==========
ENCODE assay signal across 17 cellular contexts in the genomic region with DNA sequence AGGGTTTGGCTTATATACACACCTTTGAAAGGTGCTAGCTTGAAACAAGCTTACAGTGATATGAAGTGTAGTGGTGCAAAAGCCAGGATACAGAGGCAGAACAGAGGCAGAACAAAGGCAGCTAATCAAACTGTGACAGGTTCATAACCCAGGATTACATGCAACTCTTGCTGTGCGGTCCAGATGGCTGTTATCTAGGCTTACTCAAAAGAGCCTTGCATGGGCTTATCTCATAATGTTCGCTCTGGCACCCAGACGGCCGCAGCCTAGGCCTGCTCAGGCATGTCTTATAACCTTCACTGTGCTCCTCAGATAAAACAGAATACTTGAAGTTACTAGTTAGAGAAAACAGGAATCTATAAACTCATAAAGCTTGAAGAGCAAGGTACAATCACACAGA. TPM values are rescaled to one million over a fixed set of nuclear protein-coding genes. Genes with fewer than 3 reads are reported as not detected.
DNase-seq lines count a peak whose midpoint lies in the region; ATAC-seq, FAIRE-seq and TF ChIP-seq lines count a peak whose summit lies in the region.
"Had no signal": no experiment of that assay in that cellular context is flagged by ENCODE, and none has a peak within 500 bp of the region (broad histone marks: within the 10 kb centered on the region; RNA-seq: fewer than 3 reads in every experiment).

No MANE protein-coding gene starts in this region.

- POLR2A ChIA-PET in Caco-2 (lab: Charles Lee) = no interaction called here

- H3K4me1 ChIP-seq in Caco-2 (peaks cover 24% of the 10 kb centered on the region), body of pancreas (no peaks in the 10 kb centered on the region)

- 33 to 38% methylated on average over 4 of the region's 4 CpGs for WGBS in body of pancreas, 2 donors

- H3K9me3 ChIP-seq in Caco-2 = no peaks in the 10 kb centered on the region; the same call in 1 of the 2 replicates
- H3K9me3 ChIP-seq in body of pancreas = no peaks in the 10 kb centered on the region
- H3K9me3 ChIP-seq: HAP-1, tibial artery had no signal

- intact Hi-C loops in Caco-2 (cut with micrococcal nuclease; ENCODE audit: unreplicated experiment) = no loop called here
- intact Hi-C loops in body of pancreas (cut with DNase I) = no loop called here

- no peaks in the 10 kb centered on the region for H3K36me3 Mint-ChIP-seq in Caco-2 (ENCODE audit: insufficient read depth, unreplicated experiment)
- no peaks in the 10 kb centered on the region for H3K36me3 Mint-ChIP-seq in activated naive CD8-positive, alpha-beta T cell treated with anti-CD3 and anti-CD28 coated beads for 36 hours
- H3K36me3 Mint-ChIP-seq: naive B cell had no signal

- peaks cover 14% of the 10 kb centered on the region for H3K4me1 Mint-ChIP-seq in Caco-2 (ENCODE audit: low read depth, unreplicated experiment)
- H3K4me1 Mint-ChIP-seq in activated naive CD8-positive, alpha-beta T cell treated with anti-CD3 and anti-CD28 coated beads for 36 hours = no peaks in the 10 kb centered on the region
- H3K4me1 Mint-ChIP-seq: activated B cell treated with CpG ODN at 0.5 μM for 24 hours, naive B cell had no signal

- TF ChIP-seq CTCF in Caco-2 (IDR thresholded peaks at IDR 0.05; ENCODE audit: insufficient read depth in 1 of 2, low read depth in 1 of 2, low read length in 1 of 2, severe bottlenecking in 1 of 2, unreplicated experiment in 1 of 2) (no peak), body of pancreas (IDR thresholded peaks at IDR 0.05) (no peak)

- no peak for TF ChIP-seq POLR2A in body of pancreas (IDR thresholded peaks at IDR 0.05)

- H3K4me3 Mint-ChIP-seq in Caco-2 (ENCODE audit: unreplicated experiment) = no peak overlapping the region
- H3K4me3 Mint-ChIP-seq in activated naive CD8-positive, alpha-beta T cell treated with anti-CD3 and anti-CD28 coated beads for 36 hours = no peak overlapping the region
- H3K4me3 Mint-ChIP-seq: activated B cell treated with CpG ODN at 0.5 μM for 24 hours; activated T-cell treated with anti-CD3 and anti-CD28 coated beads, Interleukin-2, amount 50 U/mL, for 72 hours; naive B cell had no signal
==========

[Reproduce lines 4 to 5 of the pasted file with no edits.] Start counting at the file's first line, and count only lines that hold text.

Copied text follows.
No MANE protein-coding gene starts in this region.

- POLR2A ChIA-PET in Caco-2 (lab: Charles Lee) = no interaction called here